What was this worth 5-10 years ago? I can’t say for sure – probably $3,000 – $5,000. We offered it for $15,000. It made 50 +/- premium, still cheaper than the comparable Daytona but so rare! And I believe at times a regular ref. 6421 Daytona won’t be able to give you this feeling of “I-am-special”, as special as the watch may be. In that instance — with a bit of self-confidence, with the Breitling Super Ocean on your wrist, you can tell all the Daytona guys that they are all wearing commodities. What you have on your wrist, you are wearing history. I think it was one of my favorites from day one – with its bracelet, with its style, design, and this bezel.”
With prices of vintage Rolexes reaching nosebleed altitudes, as a collector, I’m compelled to look at other watches. Recently, I’ve become captivated by Italian military chronographs, certainly the Cairelli Zenith CP2s, and also the Breitling, or even more accessible in price is the Leonidas CP1 chronograph — and in accordance with Bacs’s advice, I’m trying to find one in the best, completely original condition.
4) Don’t restore your watch!
The prevailing perception of watches in original condition being vastly superior to shiny restored watches is largely attributable to Bacs. He explains, “This reflects a global change in mentality in collecting culture. Twenty years ago, when a collector bought a rare vintage car, the first thing he would do is undertake a frame-off restoration to rotisserie standards. Today, it’s completely the opposite. The premium is paid for cars in original condition that show the incredible patina of their history. Scratched, faded paint and interiors are prized. Similarly, today the most desirable watch has a case that has never been polished, with a dial that might be faded by sunlight and with luminous indices that have lost their brightness but grown deep and rich in color.”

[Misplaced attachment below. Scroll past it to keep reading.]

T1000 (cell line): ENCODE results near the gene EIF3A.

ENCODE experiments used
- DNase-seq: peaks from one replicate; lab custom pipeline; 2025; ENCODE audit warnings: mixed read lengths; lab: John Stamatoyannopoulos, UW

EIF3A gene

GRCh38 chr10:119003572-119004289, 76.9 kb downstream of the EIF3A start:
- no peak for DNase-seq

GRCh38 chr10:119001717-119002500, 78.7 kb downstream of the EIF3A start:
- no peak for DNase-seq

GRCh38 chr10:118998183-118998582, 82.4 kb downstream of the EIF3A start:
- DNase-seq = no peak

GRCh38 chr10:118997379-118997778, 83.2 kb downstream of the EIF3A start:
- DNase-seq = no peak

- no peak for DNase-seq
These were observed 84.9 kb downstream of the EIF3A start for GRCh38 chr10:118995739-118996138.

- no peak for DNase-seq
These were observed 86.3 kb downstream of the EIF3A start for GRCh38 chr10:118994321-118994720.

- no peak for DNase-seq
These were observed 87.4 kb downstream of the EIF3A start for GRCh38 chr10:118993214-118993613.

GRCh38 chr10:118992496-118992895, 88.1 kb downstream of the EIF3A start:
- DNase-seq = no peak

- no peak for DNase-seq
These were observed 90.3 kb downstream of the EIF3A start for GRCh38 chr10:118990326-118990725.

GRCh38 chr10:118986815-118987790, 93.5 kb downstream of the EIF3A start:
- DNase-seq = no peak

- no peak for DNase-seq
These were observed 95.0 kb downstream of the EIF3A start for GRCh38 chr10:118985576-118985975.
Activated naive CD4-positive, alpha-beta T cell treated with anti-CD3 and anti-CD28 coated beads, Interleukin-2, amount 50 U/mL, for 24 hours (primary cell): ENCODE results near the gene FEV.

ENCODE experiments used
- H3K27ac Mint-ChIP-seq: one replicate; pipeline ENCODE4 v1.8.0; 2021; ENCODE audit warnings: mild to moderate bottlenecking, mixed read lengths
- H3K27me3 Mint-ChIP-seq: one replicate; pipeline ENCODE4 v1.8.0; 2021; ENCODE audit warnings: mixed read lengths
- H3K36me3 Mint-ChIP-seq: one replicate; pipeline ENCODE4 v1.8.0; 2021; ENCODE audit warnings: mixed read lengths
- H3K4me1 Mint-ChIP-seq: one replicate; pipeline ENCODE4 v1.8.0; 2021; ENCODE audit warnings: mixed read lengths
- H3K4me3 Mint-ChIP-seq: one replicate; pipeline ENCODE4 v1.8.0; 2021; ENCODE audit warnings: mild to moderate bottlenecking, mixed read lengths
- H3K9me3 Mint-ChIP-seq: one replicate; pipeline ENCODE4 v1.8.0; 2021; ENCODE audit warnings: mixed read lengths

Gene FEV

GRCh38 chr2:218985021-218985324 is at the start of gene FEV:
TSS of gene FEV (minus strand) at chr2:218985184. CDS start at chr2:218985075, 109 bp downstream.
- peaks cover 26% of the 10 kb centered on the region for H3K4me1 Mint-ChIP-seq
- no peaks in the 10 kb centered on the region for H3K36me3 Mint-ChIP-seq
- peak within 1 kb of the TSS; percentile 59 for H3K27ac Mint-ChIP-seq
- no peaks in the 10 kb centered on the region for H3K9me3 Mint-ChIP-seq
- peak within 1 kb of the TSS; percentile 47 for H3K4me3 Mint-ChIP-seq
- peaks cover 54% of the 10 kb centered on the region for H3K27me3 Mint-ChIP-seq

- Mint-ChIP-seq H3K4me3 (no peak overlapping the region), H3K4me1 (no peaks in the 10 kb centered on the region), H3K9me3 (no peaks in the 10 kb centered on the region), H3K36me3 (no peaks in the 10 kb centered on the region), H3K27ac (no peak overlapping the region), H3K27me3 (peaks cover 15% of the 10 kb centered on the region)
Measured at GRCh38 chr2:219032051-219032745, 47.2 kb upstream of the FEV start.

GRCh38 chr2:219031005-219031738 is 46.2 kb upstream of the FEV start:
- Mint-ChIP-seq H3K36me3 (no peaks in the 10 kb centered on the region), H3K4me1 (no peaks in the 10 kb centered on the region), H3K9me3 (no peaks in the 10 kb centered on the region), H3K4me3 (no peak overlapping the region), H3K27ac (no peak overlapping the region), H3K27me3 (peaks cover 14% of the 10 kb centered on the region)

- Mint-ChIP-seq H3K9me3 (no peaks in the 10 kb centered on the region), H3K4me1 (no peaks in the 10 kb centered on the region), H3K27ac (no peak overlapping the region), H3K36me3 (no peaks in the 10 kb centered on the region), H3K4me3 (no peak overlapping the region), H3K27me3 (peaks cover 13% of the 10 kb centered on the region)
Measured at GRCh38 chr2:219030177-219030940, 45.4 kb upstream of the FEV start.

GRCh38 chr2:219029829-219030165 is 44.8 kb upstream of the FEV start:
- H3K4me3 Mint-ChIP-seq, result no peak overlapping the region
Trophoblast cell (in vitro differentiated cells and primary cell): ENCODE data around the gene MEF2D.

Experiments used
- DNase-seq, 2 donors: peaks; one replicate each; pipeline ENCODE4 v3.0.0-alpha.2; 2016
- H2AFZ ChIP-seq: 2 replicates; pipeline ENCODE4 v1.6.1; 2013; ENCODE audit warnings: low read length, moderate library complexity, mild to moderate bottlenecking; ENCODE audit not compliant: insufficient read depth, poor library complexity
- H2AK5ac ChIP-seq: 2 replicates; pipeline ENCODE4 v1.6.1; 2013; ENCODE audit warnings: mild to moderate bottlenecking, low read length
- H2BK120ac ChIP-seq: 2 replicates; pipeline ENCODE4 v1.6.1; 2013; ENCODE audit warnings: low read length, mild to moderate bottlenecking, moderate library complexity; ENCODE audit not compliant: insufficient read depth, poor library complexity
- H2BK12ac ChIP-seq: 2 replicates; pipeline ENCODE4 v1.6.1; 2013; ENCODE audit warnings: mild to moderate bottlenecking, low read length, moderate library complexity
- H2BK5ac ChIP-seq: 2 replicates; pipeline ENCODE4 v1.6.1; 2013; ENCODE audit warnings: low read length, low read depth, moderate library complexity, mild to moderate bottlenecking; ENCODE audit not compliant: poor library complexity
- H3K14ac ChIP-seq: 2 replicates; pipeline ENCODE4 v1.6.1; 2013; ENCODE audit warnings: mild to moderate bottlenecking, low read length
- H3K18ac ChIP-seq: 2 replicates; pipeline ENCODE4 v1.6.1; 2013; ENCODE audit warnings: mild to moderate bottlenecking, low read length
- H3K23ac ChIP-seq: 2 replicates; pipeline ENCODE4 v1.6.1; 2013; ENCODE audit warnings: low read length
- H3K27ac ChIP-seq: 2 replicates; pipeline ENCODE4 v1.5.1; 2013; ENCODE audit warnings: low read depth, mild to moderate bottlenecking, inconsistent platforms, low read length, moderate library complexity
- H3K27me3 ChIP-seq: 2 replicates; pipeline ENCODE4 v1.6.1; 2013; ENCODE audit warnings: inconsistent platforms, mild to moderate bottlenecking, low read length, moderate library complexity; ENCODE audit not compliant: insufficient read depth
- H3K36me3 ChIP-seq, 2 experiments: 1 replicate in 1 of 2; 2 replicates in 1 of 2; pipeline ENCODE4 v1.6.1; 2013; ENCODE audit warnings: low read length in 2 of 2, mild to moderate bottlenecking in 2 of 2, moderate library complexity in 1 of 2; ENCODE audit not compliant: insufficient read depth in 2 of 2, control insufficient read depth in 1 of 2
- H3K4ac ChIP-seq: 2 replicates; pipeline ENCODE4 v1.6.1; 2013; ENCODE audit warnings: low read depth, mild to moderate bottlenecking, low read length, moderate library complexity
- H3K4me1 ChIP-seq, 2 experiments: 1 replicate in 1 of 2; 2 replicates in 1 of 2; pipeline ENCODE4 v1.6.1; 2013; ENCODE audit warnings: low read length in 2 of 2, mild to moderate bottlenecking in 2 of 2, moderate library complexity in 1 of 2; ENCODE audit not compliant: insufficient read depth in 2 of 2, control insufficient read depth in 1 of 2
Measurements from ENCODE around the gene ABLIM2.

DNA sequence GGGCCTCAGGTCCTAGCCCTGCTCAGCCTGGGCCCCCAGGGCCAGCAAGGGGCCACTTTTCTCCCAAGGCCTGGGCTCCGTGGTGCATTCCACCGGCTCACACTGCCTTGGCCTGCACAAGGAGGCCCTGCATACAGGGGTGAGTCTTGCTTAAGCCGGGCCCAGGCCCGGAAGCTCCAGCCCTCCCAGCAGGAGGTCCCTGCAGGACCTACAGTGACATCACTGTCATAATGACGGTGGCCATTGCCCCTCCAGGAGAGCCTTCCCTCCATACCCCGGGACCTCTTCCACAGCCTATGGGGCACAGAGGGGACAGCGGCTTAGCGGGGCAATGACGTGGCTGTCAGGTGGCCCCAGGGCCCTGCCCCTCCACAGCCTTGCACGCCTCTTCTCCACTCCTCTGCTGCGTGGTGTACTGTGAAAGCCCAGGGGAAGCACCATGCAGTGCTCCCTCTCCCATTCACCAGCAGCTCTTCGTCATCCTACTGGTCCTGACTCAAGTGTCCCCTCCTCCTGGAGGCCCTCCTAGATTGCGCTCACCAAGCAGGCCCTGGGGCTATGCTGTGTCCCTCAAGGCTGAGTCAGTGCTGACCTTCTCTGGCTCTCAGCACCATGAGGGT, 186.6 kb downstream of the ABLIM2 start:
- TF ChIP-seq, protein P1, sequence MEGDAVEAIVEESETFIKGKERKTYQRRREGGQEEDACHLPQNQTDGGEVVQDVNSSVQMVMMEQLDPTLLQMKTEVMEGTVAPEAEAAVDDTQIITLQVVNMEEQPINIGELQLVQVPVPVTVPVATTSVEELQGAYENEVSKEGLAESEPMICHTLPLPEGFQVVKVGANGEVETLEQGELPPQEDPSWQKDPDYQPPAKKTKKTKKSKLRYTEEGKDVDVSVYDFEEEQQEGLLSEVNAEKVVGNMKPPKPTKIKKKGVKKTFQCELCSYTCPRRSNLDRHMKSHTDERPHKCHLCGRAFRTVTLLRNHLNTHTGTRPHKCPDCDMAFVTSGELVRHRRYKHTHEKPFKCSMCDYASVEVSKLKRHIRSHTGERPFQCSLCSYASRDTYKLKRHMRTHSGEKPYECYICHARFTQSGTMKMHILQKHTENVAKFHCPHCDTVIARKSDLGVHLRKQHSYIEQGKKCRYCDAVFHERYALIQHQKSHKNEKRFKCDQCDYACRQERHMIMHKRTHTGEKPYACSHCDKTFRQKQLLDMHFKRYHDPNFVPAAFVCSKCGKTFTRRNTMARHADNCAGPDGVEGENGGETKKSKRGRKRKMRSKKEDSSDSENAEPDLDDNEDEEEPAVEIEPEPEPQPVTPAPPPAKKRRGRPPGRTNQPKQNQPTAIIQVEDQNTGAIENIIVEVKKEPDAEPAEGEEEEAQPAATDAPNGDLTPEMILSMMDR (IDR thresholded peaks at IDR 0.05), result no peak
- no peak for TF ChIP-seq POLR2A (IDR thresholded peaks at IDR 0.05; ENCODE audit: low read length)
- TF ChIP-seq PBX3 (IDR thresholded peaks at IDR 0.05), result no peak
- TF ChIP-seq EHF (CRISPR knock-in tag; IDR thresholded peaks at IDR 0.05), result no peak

5) Age is a beautiful thing.
Again, Bacs is directly responsible for our current preoccupation with the beauty of naturally occurring signs of age on the watch dial. Bacs explains, “First, I must stress that this kind of aging of the dial to develop patina has to occur purely from nature and not through misuse. Tropical dials like the ones on the two amazing Paul Newman Daytonas from the Start, Stop and Reset auction we sold can only occur through natural aging. One of the watches possessed a two-color Panda dial where just the seconds track had turned an extraordinary hue of amber. The black central section of the other RCO watch had evolved into a deep, lush chocolate, making both of these watches totally unique in the world.” Amazingly, in the pre-Bacs era, very few vintage collectors or dealers had much focus on the way watches aged. Osvaldo Patrizzi was one of them. He identified a range of ref. 16520 Daytonas with T, S, N and W serials where the subdials would oxidize into a rich brown color. While collectors of Double Red Sea-Dwellers (especially MKII dials) and Red Submariners (especially meters-first dials) would commonly refer to dials that turned from black to brown as a result of exposure to UV light as “chocolate dial” watches, it was really Bacs who popularized the term “tropical” dial and took it mainstream.